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Publication numberUS7539697 B1
Publication typeGrant
Application numberUS 10/320,783
Publication dateMay 26, 2009
Filing dateDec 13, 2002
Priority dateAug 8, 2002
Fee statusPaid
Also published asUS7512612
Publication number10320783, 320783, US 7539697 B1, US 7539697B1, US-B1-7539697, US7539697 B1, US7539697B1
InventorsPrasad N. Akella, Timothy J. Connors, James Kelly, Christopher J. Roon, Andrew M. Rosenbaum, Ben T. Smith, IV, Christopher S. Tolles
Original AssigneeSpoke Software
Export CitationBiBTeX, EndNote, RefMan
External Links: USPTO, USPTO Assignment, Espacenet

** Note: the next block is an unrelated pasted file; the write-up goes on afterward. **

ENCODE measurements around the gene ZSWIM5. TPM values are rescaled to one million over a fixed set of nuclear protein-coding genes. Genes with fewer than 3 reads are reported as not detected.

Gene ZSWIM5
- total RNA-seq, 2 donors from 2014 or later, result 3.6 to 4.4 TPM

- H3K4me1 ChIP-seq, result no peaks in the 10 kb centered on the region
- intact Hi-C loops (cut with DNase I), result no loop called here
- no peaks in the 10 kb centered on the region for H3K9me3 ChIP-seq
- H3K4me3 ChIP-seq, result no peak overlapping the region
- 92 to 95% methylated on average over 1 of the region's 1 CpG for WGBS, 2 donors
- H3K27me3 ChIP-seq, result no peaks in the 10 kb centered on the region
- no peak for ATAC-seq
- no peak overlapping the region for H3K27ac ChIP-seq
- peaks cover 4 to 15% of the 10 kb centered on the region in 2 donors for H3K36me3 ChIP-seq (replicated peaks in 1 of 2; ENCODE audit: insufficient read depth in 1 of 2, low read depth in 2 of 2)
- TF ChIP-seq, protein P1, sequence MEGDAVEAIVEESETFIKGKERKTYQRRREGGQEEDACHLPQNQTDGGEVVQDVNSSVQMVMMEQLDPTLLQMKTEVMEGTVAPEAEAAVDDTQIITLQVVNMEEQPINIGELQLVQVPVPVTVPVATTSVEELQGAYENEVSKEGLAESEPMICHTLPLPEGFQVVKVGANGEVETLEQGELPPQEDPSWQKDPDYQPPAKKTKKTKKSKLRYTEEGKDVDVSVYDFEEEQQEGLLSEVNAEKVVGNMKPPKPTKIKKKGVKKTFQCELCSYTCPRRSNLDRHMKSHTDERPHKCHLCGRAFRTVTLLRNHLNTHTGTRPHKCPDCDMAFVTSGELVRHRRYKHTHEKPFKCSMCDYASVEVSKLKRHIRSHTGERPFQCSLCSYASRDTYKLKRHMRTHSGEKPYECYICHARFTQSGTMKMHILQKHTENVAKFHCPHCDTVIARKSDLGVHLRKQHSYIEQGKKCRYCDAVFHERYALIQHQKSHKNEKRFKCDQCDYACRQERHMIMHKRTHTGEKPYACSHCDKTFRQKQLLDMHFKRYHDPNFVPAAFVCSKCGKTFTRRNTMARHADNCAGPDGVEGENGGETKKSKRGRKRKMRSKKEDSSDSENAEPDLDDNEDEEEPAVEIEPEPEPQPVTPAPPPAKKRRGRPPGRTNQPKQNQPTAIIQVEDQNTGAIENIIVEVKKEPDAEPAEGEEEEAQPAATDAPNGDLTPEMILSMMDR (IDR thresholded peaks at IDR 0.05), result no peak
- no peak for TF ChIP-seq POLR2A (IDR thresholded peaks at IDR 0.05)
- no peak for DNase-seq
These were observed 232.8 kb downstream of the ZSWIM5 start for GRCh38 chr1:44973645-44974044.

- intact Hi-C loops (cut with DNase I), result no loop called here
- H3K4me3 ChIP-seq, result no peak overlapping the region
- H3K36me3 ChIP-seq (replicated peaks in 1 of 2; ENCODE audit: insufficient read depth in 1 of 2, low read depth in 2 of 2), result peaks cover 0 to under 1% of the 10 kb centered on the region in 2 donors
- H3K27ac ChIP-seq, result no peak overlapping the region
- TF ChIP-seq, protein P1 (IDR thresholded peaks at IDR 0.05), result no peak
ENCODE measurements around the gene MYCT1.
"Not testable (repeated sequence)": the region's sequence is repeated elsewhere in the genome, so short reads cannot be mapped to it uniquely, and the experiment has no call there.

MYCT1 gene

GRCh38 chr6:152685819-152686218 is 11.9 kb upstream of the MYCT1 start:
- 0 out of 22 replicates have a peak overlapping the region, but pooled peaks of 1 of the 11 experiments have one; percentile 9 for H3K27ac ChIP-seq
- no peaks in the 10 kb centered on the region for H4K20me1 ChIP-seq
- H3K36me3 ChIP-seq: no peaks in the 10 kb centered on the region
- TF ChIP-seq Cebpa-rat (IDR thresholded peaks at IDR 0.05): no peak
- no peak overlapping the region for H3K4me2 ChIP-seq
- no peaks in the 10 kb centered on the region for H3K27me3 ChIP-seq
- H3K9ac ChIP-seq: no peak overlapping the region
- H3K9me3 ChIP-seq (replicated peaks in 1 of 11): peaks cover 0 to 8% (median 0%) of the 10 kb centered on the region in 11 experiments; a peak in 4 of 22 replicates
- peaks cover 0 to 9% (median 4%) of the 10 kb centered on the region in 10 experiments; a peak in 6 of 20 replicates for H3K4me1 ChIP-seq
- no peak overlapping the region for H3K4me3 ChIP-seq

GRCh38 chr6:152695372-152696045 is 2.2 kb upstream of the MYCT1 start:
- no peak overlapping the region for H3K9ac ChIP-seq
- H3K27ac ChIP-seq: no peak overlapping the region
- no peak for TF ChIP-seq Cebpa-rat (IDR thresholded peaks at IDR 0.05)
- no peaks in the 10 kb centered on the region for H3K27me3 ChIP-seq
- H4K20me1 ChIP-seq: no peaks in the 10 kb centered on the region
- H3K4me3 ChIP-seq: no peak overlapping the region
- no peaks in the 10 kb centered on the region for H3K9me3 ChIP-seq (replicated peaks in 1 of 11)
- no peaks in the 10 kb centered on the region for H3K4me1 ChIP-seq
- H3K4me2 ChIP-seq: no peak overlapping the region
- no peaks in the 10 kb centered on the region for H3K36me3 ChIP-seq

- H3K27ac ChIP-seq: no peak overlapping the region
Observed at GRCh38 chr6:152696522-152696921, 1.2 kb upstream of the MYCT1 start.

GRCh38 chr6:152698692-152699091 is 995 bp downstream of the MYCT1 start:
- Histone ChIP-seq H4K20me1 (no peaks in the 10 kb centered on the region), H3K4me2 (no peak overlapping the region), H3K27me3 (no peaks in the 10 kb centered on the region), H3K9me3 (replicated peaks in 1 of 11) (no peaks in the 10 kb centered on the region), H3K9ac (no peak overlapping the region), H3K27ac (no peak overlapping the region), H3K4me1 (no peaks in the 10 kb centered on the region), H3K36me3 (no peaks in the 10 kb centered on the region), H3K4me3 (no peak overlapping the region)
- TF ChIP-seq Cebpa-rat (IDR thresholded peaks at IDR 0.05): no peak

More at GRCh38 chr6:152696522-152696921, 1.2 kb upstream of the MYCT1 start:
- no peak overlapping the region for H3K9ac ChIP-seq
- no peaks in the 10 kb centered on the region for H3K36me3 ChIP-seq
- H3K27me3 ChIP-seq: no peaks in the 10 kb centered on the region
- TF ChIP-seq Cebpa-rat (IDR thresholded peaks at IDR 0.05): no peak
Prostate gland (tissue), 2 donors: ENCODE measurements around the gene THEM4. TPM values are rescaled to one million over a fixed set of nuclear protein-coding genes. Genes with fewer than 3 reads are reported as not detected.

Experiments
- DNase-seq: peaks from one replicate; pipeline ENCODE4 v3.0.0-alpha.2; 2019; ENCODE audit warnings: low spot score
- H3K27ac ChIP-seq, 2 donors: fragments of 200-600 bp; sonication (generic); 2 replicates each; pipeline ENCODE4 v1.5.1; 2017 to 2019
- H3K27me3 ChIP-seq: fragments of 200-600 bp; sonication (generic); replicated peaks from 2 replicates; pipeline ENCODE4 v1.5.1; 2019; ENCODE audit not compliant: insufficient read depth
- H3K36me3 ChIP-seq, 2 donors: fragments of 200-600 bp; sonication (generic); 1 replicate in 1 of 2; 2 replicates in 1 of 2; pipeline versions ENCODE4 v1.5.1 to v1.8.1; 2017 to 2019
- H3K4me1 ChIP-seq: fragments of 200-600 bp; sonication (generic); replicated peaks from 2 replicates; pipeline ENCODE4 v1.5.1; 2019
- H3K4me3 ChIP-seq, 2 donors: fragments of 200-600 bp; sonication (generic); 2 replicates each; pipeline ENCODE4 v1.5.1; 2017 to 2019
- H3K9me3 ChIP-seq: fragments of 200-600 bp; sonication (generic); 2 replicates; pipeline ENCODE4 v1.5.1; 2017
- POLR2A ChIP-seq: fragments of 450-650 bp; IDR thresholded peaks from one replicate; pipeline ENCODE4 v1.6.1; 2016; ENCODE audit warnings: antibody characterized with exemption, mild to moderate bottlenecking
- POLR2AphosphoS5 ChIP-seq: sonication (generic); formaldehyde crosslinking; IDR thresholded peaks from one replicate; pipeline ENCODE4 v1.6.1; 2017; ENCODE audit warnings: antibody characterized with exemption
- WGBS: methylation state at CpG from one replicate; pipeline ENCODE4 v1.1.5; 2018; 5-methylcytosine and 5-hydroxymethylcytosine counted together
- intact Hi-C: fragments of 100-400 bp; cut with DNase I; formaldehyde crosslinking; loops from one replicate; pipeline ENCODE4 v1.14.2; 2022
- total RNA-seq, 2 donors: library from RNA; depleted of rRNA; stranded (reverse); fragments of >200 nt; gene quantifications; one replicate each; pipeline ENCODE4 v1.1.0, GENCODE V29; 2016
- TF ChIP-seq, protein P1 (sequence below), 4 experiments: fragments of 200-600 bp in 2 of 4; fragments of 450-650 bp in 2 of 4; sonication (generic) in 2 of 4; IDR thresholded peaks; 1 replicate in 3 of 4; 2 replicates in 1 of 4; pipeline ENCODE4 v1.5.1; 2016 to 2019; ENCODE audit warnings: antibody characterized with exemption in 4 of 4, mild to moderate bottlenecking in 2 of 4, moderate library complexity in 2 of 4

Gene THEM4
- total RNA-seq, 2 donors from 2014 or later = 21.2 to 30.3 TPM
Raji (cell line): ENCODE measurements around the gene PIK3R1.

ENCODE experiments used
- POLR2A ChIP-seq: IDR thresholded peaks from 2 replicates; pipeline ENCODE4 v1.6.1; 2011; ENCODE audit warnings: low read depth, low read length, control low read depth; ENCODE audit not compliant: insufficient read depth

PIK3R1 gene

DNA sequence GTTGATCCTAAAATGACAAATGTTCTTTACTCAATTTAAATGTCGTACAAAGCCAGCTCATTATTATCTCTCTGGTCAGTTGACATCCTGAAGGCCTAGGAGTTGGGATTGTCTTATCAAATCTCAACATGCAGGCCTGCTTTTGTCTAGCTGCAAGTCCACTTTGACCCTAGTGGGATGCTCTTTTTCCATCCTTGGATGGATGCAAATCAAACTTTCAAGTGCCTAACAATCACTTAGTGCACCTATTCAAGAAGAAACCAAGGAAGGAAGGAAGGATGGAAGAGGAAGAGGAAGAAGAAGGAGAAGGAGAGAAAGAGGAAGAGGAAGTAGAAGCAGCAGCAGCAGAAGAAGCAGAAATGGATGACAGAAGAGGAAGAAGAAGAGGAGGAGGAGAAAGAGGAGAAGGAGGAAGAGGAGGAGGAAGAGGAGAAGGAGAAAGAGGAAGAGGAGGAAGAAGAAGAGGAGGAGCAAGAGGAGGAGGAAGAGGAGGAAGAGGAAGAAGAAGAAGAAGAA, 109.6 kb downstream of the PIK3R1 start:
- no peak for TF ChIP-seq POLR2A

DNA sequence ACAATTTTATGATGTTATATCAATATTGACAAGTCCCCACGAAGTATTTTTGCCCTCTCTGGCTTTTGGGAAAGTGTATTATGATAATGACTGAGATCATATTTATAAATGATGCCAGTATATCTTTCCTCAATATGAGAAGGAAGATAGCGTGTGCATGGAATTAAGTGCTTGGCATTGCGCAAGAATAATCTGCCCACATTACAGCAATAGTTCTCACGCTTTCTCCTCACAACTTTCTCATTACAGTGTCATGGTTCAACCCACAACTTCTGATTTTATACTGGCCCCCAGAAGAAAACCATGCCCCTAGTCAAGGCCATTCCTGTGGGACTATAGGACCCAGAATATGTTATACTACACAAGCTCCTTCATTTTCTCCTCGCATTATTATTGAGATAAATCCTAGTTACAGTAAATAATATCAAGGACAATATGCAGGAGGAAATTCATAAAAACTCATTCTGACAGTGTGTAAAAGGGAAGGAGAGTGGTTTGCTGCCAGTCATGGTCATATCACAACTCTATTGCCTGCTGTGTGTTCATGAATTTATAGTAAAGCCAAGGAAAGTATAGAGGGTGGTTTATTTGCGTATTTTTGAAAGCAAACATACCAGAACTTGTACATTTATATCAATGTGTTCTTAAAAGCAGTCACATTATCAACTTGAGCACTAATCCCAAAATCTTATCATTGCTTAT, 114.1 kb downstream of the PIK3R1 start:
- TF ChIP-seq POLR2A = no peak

Creation and maintenance of social relationship network graphs
US 7539697 B1
Abstract
A relationship graph representing a social network connecting multiple entities is created and maintained as nodes and edges. Data received for an entity is used to create a new node. A strength of relationship value is calculated for each relationship between the new entity and an entity represented by an existing node and assigned to an edge is created to represent each relationship. Data received for an existing node causes the node to be updated, and the strength of relationship values for each of its relationships to be recalculated and assigned to the appropriate edge. More than one node may exist for an entity and conflicts among the data of the multiple nodes are reconciled. The received data may be extracted from data sources owned by a user in accordance with privacy criteria for the user, or may result from processing data in the relationship graph.